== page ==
Every beekeeper has his own ideas about natural beekeeping. The most important thing is to observe, love and respect the bees and nature. Bees are very well able to sustain themselves in normal circumstances.
The normal living conditions of the bee have been influenced by humans over the years. The disappearance of flowering meadows and hedges between the fields, the cutting down of forests, excessive mowing of verges, monoculture in agriculture and the use of pesticides and herbicides.
The disappearance of natural barriers has brought one of the bees enemies closer: "The Varroa Mite". There are many products on the market to control the Varroa mite and unfortunately, the mite keeps coming back into the hives.
Combating the Varroa mite in a biological way is part of natural beekeeping.
The choice of beehive and leaving honey in the hive as winter food.
If you talk about natural - and bee-friendly beekeeping you follow a guideline for yourself in which you can find yourself. The well-being of the bee always comes first. It does not mean that other methods of beekeeping are wrong. This is just the way that feels right for me.
Below is my perspective on beekeeping.
What is not possible in my view?
• remove the entire food supply
• supplementary feeding with sugar solutions
• squeezing queens to death
• cutting wings
• cut out drone blood
• ready made frames with wax
• fight Varroa with acid
• use chemical agents
• open beehives frequently
What is desirable?
• leave 20 kilos of spring honey in the hive as winter food
• If you do have to add extra food use their own honey
• let bees build their own comb
• 1 or 2 Favus windows can be used at startup
• natural control of varroa with the predatory mite
• do not open the hive, check with viewport windows
Fighting the varroa mite
Usually the Varroa mite is attacked with chemical products or with the evaporation of oxalic acid or the introduction of formic acid. There is also the biotechnical method, i.e. the cutting out of drone brood. In my opinion, this method is completely at odds with life inside the hive.
When I then see what the beekeeper has to do to protect himself from the adverse effects of using these products (suit, gloves, goggles, mask, etc.) I wonder what the consequences are for the bees and the honey. They have no protection against these products and a very sensitive and complex respiratory system. It is a fact that the Varroa mite must be fought otherwise it will turn out to be an even greater disaster for the bees and it can be done differently.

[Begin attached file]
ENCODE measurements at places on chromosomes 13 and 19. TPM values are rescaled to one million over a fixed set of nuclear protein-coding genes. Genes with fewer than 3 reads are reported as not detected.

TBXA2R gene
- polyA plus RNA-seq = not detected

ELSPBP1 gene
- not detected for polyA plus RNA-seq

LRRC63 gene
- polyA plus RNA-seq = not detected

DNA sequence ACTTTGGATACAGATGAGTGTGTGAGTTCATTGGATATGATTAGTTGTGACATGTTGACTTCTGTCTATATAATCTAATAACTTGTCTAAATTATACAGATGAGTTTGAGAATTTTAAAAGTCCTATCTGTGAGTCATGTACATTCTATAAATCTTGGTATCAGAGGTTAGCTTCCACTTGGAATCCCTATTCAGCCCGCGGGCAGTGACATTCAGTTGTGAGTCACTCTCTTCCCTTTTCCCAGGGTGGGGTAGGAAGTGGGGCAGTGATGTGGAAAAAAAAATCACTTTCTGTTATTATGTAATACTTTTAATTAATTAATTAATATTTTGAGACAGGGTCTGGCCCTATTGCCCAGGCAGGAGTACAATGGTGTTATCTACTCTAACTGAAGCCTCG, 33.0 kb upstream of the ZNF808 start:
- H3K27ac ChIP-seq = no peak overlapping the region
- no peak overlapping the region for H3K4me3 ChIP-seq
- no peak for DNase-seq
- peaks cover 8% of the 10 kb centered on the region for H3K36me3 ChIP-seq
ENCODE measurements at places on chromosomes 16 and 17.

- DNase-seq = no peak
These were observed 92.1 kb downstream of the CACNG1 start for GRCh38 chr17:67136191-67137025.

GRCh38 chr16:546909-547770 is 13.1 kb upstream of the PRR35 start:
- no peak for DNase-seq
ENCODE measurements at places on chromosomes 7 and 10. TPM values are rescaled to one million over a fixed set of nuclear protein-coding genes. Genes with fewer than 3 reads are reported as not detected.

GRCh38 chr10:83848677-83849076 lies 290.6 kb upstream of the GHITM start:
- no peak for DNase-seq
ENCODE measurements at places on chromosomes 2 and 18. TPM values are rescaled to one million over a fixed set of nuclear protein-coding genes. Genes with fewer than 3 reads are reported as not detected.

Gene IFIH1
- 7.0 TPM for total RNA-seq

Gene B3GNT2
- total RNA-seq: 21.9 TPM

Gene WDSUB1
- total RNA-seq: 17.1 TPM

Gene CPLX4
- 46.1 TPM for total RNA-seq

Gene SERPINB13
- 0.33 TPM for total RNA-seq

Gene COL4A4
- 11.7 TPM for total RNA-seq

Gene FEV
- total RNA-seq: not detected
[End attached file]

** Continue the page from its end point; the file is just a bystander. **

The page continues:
The Varroa mite is very easy to control in a natural and e.g. friendly way by using an indigenous predatory mite: the Strateolealaps Scimitus.
If you want to apply this method efficiently, first study the life of both the predatory mite and the Varroa mite.
What is a predatory mite?
The Stratiolaelaps Scimitus is a bottom predatory mite. This predatory mite targets a wide range of insects and is widely used in horticulture and is also useful as a natural enemy of the Varroa mite. The adult Stratiolaelaps Scimitus is a light brown-beige predatory mite and about 0.8 - 1 mm in size, the appearance of the predatory mite is about the same in all stages of its life. The nymphs (the young predatory mite) are white in colour. This predatory mite occurs naturally in large parts of Europe and is a bottom predatory mite. This means that it lives in the top layer of soil up to 4 cm deep and can move quickly through and over the soil. This predatory mite feels at home in moist soil, which is important for good development and control. The Stratiolaelaps Scimitus thrives best at a soil humidity of about 30% where it can absorb moisture through the hair on its back.
More information about this mite can be found on the website of Biobestrijding.
Life cycle of the Predatory Mite?
An adult predatory mite lives an average of 6 weeks and is active at temperatures ranging from 10°C to 30°C. A population of this predatory mite consists of both males and females. When there is enough to eat the females lay eggs frequently, the eggs are oval shaped. The eggs hatch within 2-3 days and the young predatory mite nymphs are born. The nymphs develop into an adult predatory mite in about 5 to 6 days. The young nymphs are immediately after birth fierce predators that consume eggs and small larvae of various insects. An adult Stratiolaelaps Scimitus can consume up to 5 preys per day.